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VOICES / A FORUM FOR COMMUNITY ISSUES

Voting: Beating up Smarty Pants

October 28, 2000|ROSS G. BROWN | Ross G. Brown is a television and screenwriter who lives in Westlake Village

Everything I need to know about the current presidential election, I learned in fourth grade. Back then, I was the smartest kid in my class. I knew it, and I wanted everyone else to know it too. Math, science, history--I had all the answers. The minute the teacher asked a question, my hand flew up and I panted, "Oooh, oooh, I know, I know."

I was not very popular with my classmates. In fact, I got beat up a lot after school. I suspect Al Gore did too.

As I watched Gore during the debates, I saw a bright, hard-working, dedicated guy with an impressive command of the pertinent information and an astounding ability to synthesize this knowledge into concrete proposals on domestic and foreign affairs. Unfortunately, I also saw myself in grade school--too smart for my own good.

Gore studied hard and was thoroughly prepared for the televised civics and government quizzes each debate provided. A teacher might have given him an A. But much of the rest of the class just wanted to punch Mr. Smarty Pants in the nose.

The rap on George W. Bush is that he doesn't know what he's talking about, that he offers only vague generalities and sound-bite platitudes. This may be so, but I learned an important life lesson at the hands of several of my beefier, if intellectually less gifted, fourth-grade classmates: People may poke fun at a Know-Nothing, but they can't stand a Know-It-All.

I'm a liberal Democrat and I'm voting for Gore. I thought Gore "won" the debates, meaning I found his arguments far more detailed and persuasive.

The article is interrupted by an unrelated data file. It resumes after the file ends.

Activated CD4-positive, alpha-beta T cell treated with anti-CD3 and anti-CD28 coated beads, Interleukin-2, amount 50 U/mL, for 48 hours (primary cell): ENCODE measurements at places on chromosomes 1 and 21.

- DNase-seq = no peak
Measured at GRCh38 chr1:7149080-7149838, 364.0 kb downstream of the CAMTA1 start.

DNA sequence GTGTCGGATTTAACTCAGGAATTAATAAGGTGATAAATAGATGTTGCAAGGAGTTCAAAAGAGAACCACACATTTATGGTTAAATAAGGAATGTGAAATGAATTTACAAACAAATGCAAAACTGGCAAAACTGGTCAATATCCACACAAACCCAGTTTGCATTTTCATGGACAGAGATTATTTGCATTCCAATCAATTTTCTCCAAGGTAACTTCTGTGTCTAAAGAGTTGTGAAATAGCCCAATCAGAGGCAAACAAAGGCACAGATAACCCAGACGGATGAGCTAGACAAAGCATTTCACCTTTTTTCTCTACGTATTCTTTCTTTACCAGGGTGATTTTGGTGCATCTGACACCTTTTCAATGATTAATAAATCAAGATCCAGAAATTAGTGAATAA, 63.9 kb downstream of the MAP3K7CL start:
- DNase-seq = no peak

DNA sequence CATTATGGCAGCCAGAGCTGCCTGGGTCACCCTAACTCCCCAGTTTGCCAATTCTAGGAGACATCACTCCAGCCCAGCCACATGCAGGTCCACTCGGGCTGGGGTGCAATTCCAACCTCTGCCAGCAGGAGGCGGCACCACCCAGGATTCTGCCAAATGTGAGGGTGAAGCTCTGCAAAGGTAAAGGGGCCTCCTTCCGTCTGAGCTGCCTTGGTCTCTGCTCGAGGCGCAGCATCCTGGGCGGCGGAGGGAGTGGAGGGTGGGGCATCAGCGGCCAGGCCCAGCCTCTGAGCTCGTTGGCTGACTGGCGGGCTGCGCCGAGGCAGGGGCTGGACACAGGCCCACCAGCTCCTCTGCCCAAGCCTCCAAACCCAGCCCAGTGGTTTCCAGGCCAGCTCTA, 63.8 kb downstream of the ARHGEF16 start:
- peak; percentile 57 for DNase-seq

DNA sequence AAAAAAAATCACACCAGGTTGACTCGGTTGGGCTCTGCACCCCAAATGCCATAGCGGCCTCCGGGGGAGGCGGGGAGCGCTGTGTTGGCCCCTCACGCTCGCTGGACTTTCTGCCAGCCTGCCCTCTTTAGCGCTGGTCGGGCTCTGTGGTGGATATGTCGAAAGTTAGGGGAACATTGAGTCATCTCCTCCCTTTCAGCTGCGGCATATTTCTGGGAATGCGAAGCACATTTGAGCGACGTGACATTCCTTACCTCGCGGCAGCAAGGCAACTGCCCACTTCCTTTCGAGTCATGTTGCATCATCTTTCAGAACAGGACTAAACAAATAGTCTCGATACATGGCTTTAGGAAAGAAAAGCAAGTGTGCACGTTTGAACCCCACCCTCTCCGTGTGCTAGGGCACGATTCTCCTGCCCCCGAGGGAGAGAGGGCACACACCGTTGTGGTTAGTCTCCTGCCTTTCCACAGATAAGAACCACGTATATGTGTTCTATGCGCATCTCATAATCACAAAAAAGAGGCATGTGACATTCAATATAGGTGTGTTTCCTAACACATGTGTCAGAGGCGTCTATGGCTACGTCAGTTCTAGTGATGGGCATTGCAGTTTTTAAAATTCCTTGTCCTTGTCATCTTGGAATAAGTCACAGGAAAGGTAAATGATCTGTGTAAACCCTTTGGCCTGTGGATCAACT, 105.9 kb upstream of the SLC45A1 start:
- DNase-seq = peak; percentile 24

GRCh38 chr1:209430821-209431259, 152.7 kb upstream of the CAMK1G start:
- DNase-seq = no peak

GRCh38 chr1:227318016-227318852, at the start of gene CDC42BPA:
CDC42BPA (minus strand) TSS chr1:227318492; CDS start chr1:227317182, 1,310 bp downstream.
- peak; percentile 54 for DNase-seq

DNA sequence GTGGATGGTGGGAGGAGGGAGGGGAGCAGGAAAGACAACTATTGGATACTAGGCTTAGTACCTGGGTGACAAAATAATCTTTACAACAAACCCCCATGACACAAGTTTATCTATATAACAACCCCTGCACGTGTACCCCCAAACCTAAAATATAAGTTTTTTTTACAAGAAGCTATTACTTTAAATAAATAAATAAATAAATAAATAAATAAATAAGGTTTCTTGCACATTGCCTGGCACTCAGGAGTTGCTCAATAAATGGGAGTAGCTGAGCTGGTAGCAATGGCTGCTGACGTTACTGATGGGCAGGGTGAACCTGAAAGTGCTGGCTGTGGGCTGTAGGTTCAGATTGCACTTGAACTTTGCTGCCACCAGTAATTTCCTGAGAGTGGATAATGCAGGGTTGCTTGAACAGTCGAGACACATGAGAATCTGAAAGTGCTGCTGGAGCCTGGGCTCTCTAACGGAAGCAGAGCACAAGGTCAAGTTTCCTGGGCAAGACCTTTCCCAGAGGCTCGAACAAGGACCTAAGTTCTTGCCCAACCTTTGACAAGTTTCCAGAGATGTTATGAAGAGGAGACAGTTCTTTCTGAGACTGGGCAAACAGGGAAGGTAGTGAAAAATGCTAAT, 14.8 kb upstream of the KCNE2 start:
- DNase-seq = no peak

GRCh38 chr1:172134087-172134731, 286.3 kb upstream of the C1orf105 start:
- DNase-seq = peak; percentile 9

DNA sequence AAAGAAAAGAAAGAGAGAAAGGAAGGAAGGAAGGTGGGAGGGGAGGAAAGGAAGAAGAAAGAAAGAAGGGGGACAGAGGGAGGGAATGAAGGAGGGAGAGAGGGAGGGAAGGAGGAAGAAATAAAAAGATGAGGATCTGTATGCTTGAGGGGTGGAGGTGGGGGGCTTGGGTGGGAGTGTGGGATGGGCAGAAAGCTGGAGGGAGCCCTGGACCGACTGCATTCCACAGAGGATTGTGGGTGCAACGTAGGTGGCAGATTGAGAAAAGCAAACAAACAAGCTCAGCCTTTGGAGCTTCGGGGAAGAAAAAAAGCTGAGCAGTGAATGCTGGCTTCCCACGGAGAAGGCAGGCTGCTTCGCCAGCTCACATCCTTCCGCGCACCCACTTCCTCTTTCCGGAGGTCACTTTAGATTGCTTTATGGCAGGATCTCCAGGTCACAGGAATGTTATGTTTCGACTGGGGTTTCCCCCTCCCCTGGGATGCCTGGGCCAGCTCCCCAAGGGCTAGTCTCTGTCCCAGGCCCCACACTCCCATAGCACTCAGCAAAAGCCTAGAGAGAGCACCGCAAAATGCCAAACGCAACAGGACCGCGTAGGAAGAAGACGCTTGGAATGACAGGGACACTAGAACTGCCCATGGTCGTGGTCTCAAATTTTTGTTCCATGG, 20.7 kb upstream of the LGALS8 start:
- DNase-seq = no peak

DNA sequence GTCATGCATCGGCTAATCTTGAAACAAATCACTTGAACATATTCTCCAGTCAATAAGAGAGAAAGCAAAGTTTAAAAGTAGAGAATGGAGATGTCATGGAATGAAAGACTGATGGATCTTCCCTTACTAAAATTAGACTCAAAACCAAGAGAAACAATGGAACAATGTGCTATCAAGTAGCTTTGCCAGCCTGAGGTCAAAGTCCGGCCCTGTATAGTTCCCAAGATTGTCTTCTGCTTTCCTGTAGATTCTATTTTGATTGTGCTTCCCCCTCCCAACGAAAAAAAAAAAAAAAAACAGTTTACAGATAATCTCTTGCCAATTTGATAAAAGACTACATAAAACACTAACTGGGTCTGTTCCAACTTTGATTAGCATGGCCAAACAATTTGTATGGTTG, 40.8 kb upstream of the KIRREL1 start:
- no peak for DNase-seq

But the vast majority of people who vote based on issues, such as taxes, education and abortion, chose sides long ago. The election is now in the hands of others, those who put off doing their homework until the last minute. These folks don't evaluate candidates in a purely analytical fashion. They don't grade on a point system. It's strictly pass/fail, based on gut reaction, and the plain truth is Gore fails with too many of these voters. For them, his superior intellect isn't an asset, it's an irritant. He just rubs them the wrong way. They may not beat him up, but they surely won't vote for him, and that means trouble for Gore when the final exam comes on Nov. 7.

The intellectual part of me cries out, "This isn't fair." I want the principal to step in and acknowledge that Al Gore is far more qualified than George W. Bush. But this is a democracy, not a meritocracy. The best and brightest student doesn't always get to be class president. The most popular one does.

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